From my list on middle-grade depicting different cultures.
Who am I?
When I was five, my family moved from Morocco to France. We were Jewish in a very homogeneously Catholic world. My French upbringing didn’t include much exposure to other cultures and I often felt uncomfortably different. I would have liked to know more about various lifestyles, cultures, and traditions than those I observed around me. I now love to learn about other cultures through personal accounts, stories, and memoirs. I feel engaged and interested in a way I never experienced with textbooks. Reading about people who live a different life from our own can be an eye-opening experience.
Sylvie's book list on middle-grade depicting different cultures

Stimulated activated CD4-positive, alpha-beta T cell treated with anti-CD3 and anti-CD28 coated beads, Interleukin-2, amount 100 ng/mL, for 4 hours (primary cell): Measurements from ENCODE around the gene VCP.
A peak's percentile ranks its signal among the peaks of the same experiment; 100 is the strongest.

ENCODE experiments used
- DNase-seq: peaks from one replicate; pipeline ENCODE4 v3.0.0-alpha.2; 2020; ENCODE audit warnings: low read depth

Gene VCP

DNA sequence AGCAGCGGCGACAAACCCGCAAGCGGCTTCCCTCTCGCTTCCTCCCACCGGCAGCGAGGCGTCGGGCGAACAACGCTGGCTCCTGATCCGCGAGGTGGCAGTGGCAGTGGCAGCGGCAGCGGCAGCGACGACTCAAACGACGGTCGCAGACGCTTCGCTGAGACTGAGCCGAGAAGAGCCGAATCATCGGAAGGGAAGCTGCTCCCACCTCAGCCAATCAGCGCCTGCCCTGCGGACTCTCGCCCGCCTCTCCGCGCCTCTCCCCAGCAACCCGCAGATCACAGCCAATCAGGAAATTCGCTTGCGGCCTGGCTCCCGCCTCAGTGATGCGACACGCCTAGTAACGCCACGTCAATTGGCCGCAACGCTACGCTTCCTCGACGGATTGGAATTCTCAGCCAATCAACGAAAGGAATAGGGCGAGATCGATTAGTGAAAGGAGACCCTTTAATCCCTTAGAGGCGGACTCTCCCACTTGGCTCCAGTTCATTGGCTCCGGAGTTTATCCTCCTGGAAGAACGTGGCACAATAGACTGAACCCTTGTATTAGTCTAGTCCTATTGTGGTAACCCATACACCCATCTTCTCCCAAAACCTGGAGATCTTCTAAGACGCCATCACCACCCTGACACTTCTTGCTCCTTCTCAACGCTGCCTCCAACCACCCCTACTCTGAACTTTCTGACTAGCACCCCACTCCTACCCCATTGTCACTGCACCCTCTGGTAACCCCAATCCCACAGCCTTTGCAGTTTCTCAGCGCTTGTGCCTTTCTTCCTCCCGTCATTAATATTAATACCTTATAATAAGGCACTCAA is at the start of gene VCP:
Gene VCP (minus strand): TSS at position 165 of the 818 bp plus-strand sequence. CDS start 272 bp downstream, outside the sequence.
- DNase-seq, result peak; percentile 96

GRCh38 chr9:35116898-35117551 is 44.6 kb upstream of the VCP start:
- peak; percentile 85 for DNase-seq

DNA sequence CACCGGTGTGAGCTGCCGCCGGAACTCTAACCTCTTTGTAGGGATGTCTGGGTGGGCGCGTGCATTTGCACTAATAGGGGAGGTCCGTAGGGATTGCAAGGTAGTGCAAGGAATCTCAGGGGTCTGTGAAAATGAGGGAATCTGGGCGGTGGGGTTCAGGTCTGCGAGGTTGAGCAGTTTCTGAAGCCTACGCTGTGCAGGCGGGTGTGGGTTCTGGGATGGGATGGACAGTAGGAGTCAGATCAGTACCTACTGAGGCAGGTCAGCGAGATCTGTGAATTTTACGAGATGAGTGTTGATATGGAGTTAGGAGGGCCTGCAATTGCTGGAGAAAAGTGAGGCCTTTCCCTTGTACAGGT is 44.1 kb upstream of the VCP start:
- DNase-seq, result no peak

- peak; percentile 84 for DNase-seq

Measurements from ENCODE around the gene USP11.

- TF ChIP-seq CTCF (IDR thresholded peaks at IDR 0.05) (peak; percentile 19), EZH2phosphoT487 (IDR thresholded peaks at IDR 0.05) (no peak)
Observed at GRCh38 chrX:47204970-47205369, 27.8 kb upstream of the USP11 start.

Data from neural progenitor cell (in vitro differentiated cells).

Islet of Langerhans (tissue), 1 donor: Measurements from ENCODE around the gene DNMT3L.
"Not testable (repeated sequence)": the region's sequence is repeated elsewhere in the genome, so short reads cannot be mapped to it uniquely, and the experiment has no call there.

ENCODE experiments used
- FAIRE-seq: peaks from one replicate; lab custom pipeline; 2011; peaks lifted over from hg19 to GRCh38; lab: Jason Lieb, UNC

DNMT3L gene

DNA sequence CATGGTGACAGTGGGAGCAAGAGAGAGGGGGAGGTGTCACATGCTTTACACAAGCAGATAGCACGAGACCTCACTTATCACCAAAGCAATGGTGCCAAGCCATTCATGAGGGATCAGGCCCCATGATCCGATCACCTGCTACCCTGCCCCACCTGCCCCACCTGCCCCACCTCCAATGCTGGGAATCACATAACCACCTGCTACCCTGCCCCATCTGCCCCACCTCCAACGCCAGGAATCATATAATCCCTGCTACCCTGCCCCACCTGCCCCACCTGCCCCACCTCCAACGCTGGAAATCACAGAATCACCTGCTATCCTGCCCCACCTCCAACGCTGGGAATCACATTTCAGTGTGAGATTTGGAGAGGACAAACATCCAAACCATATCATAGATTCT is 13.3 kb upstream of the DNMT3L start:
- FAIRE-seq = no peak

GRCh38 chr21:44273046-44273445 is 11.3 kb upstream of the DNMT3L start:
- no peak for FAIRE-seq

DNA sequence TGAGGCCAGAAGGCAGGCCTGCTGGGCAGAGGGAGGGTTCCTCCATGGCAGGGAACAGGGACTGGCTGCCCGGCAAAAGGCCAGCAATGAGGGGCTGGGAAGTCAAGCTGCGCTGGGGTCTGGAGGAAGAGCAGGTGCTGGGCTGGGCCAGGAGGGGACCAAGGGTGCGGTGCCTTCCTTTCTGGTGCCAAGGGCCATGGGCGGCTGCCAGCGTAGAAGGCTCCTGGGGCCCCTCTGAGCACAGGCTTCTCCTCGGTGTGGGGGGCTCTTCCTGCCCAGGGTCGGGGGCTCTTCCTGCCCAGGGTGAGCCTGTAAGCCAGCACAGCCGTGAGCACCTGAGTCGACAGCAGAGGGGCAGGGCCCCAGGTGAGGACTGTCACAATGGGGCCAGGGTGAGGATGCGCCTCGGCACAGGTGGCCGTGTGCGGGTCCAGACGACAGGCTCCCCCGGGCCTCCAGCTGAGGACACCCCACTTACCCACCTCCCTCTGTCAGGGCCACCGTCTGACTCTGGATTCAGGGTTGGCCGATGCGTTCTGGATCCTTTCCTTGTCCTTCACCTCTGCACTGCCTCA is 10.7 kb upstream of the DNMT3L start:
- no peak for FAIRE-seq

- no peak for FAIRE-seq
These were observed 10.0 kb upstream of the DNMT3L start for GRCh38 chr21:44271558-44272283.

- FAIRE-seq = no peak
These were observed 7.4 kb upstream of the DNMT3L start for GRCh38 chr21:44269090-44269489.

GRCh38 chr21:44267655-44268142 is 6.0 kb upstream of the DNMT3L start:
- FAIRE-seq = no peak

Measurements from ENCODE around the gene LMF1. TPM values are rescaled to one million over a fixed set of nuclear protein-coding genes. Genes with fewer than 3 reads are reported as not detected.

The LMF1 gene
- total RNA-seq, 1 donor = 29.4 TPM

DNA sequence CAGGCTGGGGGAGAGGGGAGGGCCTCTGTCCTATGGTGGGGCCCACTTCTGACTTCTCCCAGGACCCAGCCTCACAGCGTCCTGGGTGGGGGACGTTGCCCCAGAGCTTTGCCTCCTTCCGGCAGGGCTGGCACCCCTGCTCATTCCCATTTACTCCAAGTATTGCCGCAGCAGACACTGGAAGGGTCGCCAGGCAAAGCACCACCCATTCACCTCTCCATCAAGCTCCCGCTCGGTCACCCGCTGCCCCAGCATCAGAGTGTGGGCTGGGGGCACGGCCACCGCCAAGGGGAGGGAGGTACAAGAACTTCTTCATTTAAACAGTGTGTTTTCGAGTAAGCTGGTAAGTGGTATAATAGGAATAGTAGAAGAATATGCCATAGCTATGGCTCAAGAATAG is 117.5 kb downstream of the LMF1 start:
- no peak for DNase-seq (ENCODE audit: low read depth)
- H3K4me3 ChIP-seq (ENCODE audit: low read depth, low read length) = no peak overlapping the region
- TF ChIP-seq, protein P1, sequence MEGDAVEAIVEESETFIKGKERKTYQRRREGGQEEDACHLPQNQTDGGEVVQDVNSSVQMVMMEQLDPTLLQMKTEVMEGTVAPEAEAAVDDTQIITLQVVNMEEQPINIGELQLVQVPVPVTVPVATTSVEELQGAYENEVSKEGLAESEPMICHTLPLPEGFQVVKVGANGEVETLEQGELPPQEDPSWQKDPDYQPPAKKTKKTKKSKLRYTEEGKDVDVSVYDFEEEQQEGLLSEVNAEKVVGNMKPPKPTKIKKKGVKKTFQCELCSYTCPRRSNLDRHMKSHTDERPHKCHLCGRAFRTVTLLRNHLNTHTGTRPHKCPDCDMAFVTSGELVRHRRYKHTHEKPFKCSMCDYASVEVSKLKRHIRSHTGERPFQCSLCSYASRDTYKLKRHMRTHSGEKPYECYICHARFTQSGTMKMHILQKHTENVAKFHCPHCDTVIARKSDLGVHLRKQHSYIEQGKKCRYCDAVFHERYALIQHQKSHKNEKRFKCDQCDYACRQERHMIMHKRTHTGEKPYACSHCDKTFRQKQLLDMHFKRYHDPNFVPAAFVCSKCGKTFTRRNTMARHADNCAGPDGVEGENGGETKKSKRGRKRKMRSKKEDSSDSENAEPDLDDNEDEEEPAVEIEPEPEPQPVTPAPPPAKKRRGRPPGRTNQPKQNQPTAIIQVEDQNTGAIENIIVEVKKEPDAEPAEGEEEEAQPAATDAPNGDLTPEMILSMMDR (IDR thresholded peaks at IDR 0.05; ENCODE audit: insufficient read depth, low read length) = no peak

Why did Sylvie love this book?
Mirka is a dreamer, unlike what her Orthodox Jewish family expects of her: to prepare herself for a future husband, to help around the house, to knit, to study. She dreams of witches, of trolls, and of fighting dragons.
I loved the character of Mirka: bravely standing up to local bullies, cleverly outwitting the giant knitting troll, and also dealing—more or less successfully—with parental expectations and a large number of siblings.
I found the mix of fantasy and cultural traditions delightful. I loved the few words of Yiddish sprinkled here and there (with their translation), and the cozy world of the Sabbath during which even concerns about trolls must stop. This is a really fun and funny book.